Put your money where your heart is: Purdue ME faculty create endowments to help students
Helping hand in a time of need
“The world is full of challenges,” said Jay Gore, Reilly University Chair Professor of Mechanical Engineering. “Both my wife Medha and I have experienced this, and we have also learned that at these times of need, small amounts can make a big difference.”
This became even more evident during the COVID-19 pandemic. “We saw that many of our students faced difficulties, around the world and here in the United States,” said Jay. “We asked each other, ‘What can we do?’”
The Gores created the Mechanical Engineering Student Support Fund in Honor of Nalini Gore and the late Prabhakar Gore Endowment. Jay drew inspiration not only from his Purdue colleagues, but from the examples in his own family.
“My mother went to college while raising three of us, because my father had passed away when I was 16,” said Jay. “Both she and my father stressed the importance of an education. Our family experienced many challenges, and my mother faced them head on.”
That’s why they chose to create an endowment to provide a boost for students who may be at their lowest point. “This is for students who are performing well in their classes, but encounter difficulties outside of their control,” said Jay. “What we may consider small things – a winter coat, a pair of shoes, a tire that needs to be replaced – can significantly impact a student’s well-being. We as faculty members should be perceptive to the needs our students have. Even a small boost and can make a big difference.”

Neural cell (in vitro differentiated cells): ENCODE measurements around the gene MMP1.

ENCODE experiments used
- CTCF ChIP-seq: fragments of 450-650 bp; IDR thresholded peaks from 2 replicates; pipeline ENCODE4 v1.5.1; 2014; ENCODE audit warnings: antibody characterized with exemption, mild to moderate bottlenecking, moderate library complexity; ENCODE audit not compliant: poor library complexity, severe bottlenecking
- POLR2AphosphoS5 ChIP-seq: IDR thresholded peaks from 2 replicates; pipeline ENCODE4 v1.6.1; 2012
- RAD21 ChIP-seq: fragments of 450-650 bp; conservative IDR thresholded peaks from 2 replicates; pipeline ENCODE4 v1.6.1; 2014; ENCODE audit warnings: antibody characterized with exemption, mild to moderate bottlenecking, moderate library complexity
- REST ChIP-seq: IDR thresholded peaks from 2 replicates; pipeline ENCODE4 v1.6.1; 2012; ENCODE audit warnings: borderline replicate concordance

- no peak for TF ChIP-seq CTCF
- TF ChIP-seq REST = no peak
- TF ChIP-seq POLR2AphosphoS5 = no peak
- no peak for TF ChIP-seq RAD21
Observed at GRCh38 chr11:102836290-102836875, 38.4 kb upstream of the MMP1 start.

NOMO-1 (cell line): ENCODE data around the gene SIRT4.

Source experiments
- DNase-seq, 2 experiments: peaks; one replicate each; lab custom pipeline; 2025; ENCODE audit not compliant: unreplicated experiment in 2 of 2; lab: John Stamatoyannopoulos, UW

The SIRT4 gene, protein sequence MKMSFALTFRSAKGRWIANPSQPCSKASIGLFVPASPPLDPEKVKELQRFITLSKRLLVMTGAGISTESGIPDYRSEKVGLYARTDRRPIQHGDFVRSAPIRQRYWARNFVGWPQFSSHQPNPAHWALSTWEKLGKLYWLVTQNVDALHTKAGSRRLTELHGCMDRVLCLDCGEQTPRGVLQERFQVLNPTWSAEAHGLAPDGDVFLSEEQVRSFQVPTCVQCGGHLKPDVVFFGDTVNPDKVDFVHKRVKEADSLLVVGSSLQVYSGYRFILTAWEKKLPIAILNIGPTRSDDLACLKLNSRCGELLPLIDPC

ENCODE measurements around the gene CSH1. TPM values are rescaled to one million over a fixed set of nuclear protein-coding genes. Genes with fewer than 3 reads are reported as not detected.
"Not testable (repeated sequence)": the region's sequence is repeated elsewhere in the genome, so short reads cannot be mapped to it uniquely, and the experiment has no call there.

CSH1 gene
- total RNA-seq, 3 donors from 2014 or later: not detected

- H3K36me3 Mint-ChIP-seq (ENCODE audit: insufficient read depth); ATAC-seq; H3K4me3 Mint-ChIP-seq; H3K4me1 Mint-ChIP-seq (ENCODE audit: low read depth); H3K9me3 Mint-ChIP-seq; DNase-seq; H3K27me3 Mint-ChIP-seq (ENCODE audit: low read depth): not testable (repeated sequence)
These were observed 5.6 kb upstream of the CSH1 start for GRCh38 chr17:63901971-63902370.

For Eckhard and Tamara Groll, their inspiration came from overseas.
Eckhard is the William E. and Florence E. Perry Head of Mechanical Engineering, and Reilly Professor of Mechanical Engineering. He is also one of the founding members of the Global Engineering Alliance for Research and Education, or GEARE. Founded in 2003, the GEARE program empowers Purdue students to both study abroad and work abroad.
“We specifically designed the program so that students get a comprehensive global engineering experience,” said Eckhard. “In today’s workforce, engineering problems are tackled on a global basis. It’s very important that students get that ‘second culture’ experience. We have kept in touch with many of the students who went through the program, and GEARE helped them kickstart their careers in a huge way. In fact, many students ended up working permanently in the countries where they studied abroad.”
“Our own daughter studied abroad,” said Tamara. “GEARE is such a wonderful program, full of opportunities. But we saw that for some students, it can be a financial burden to get travel or housing. So if students are on the fence if they want to participate, we want to do our part to make that decision just a little easier.”
They created the Eckhard and Tamara Groll GEARE Study Abroad Fund Endowment to help those students who would benefit most from an international experience. “We’ve always been donors to Purdue, whether it be Convocations, or Athletics, or other areas,” said Tamara. “But studying abroad is particularly important to us. We were able to work with the Purdue For Life Foundation to pay over time, and still see the benefits of helping individual students study abroad.”
“We helped to create GEARE in 2003, and went to Germany for the first session with six ME students,” said Eckhard. “Now, hundreds of students have gone through the program, from many different disciplines and in many different countries. I like the fact that with this endowment, our names will represent something permanent here at Purdue. Even after we are gone, we’ve left a legacy for future Boilermakers.”